Brougham Hall and Brougham Castle

PB122051

TBH was away for the weekend, so: days out! With Sean Bean reading a modern adaptation of the Arthurian Legends playing on the CD player in the car, we drove up the M6 heading for the Penrith area. This was another day inspired by one of the Discover Eden leaflets, in particular ‘Brougham and Eamont Bridge’. We wouldn’t walk much of the route this time, or visit either of the two megalithic sites it takes in (they will have to wait for another time). We were after castles.

We started with Brougham Hall, more a fortified house than a castle, known (for reasons which escape me) as ‘The Windsor of the North’. There’s been a hall here for a very long time (possibly since 1307) but the current buildings are of various periods – the oldest being Tudor. One previous owner was the first Lord Brougham, one time Lord Chancellor of England, and designer of the Brougham carriage, the first of which was produced here in 1837.

image

More interestingly (to my mind) the Hall also once belonged to Lady Anne Clifford (1590 – 1676). This formidable lady, born at Skipton Castle, inherited her father’s estates when she was 60, during the English Civil War, and spent the remainder of her life touring her properties and restoring or rebuilding the castles and churches which she owned. There’s a Lady Anne Clifford Way from Skipton to Penrith which I have long wanted to walk, with a guide book and a website by Sheila Gordon.

PB122053

The enormous door-knocker is a copy of the one at Durham Cathedral (TBH a County Durham girl, saw this photo and recognised it as such immediately). Before that copy was made there was another – I can’t decide from the Hall’s website whether it was original or another copy. Anyway, what is clear, is that it’s a 12th Century design and very imposing.

A private restoration of the hall is underway. It’s free to visit, but a donation is requested. The hall is home to several businesses including a small cafe which we can heartily recommend (try the pan-fried haloumi and humus baguette).

PB122056

I think that this is the oldest surviving building.

PB122060

Many people were taking advantage of the glorious November sunshine and sitting outside the cafe to eat al fresco.

(Yes, I know, this is the North of England and that sentence sounds completely implausible, but – it’s true!)

Close to the hall is Brougham Castle.

PB122064

This is another former residence of Lady Anne Clifford, in fact this is where she died. The castle is now ruined but it still has a very imposing keep…

PB122080 PB122085

And an almost equally formidable gatehouse…

PB122122

It’s possible to climb the keep, on a set of very worn steps (the sandstone is not very hard-wearing), and to tour the top floor in a passage in the wall…

PB122077

From where there are great views of the River Eamont…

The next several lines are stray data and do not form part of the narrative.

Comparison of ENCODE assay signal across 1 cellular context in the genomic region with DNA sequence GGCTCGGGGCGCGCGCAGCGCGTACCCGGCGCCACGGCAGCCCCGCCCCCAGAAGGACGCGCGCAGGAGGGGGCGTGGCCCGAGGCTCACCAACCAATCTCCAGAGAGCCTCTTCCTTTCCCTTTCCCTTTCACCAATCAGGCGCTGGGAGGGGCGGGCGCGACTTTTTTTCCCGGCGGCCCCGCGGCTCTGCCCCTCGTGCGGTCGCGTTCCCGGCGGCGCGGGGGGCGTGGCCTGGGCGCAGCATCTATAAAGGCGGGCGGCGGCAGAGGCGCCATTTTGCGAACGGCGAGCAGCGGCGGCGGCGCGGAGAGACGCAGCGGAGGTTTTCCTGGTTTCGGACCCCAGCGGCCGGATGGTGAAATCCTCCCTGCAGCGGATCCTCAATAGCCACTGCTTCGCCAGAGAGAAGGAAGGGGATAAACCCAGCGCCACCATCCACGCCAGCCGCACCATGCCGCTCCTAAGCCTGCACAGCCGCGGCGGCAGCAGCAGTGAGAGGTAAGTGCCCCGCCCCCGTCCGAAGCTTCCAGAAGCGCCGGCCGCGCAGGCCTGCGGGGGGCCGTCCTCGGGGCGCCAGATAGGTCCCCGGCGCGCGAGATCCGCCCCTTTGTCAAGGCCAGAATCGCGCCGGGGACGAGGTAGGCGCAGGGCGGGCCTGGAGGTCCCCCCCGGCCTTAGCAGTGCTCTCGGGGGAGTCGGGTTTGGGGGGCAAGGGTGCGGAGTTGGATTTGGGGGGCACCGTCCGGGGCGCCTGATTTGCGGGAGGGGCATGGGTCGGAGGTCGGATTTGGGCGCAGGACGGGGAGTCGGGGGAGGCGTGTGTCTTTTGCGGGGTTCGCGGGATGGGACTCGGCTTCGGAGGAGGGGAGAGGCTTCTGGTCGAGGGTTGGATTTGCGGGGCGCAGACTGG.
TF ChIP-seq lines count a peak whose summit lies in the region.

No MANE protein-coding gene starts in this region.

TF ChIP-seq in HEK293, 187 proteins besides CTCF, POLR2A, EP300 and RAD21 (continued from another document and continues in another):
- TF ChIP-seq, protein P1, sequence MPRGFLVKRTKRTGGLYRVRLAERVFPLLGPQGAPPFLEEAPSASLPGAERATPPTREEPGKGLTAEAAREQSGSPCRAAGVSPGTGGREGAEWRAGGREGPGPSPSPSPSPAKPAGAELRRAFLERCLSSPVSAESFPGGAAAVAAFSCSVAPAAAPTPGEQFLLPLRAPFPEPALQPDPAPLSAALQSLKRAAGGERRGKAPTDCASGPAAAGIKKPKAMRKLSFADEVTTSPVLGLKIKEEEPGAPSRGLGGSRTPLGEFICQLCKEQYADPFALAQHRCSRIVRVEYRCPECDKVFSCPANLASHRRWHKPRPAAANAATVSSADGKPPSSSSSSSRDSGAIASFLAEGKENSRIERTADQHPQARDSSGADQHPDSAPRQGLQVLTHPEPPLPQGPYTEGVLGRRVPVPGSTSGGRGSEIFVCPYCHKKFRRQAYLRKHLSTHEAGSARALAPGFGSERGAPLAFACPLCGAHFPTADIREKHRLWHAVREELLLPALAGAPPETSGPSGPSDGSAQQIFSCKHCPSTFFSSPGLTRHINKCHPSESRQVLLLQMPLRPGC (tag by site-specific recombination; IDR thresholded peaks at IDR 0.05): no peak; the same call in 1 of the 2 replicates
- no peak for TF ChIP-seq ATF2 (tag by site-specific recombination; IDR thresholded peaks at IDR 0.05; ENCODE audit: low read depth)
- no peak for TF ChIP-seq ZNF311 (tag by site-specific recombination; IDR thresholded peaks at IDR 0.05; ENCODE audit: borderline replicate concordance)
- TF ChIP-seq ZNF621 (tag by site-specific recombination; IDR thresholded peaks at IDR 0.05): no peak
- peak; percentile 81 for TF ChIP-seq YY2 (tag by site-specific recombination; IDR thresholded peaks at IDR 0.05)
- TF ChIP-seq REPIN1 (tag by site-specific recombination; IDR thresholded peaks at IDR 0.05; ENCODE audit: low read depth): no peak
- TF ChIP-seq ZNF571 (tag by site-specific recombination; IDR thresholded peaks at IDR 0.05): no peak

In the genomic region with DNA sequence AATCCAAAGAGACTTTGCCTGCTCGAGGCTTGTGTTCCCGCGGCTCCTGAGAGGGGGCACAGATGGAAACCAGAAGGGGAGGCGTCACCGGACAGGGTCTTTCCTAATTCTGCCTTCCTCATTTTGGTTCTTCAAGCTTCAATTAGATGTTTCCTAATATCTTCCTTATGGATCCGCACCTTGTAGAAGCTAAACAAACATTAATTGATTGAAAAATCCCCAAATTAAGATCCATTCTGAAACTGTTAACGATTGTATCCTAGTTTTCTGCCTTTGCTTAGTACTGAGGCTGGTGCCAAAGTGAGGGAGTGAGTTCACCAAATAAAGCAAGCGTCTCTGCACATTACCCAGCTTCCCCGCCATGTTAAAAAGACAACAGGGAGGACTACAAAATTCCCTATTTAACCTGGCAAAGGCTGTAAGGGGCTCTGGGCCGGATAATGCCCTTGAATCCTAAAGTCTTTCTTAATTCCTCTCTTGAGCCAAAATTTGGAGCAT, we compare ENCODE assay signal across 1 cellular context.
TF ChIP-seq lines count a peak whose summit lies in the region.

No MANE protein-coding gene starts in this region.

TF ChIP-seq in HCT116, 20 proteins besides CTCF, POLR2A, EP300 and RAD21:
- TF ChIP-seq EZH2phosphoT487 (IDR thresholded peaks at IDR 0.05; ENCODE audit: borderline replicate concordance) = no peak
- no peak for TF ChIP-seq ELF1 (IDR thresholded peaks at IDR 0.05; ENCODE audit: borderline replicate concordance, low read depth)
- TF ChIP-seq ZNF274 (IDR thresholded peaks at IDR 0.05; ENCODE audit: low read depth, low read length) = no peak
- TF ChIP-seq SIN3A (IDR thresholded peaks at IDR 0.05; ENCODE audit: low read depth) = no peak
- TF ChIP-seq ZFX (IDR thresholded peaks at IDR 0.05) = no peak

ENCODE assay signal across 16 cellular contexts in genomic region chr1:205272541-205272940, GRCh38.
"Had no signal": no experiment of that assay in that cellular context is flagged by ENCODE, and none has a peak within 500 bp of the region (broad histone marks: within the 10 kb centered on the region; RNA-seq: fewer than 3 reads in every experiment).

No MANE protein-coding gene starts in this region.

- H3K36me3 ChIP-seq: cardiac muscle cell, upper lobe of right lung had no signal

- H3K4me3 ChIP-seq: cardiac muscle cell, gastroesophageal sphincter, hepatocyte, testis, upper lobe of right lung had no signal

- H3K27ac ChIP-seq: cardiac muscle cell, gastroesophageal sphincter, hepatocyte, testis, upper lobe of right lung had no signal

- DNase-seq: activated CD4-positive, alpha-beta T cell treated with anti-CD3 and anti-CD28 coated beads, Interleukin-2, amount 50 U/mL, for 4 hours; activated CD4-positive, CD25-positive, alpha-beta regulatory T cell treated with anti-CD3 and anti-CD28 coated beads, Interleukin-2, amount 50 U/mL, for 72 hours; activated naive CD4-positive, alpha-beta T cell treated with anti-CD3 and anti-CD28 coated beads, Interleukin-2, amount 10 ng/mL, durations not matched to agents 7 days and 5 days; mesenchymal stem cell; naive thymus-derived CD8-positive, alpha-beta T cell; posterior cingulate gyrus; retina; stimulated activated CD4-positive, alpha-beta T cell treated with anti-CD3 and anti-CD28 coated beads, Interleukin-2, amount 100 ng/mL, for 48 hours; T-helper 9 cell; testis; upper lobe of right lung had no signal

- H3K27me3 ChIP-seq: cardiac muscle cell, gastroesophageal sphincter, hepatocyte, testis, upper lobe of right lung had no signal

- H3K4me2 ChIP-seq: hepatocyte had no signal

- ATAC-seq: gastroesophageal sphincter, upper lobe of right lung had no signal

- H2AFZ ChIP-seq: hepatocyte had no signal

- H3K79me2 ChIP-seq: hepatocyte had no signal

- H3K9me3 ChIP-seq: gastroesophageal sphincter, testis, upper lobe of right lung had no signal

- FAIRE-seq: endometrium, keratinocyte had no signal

PB122068

Once we’d had a thorough look around the kids were adamant that they wanted to stay and play (or sword fight).

PB122103

So I had another roam around. The walls of the keep were festooned with…

PB122092

…aubretia?

PB122093

…which I was surprised to find still flowering.

PB122081

Poor old Tweedle-dum and Tweedle-dee are destined to stare out in horrified disbelief from high on the Keep walls, perhaps for hundreds more years.

PB122128

The keep dates back to the early Thirteenth Century, but the castle is built on the site of an important Roman Fort ‘Brocavum’ built in 76 AD and once the most northerly fort in the Roman Empire. If you wander around the outside of the castle, as we did, you can clearly see ditches and mounds beyond the moat which date back to the Roman fort. A Roman headstone is built into the ceiling of the keep’s staircase and other Roman remains are on display in the small visitor centre at the entrance to the site.

PB122138

Any Latin scholars up to translating this?

We rounded off our day with a walk beside the fast-flowing Eamont. We skimmed a few stones and the kids found a tree to climb. I’m pretty sure that A and I saw a salmon leap out of the water (it was a big fish anyway). We also found…

PB122163

…another Pip Hall etching. (Once again no rubbings I’m afraid – we had crayons this time, but no paper!) The artwork helped to explain what this curious structure….

PB122166

…in a riverside garden might be for. In fact this is where Penrith Swimming Club used to meet. Which immediately made me think of Roger Deakin’s marvellous ‘Waterlog’. If you haven’t read it, and you are the sort of person who is ever tempted by a dip in a tarn, or a river or the sea, then you really should.

Lots of photos in the slideshow this time:

Advertisements
Brougham Hall and Brougham Castle

Long Meg Walk IV – Down to the River

The next section of our walk took us along a track which would eventually bring us on the banks of the River Eden. We watched four buzzards flying along a woodland edge on the hillside above us for quite some time. We also discovered…

Taking rubbings

…a post with a small bronze etching by Pip Hall:

PA280760

The idea is that rubbings can be taken from the engraving. Sadly some bozo forgot the wax crayons (mea culpa) and although we stopped in Langwathby and managed to get a box of pencil crayons – they weren’t particularly successful. There are apparently six of these posts on each of the Eden Valley walks, although we only managed to find five.

Here are the five we found:

We were also much impressed by this mosaic map, made by children from local villages.

And I was busy trying to capture the autumn colours…

PA280786

Long Meg Walk IV – Down to the River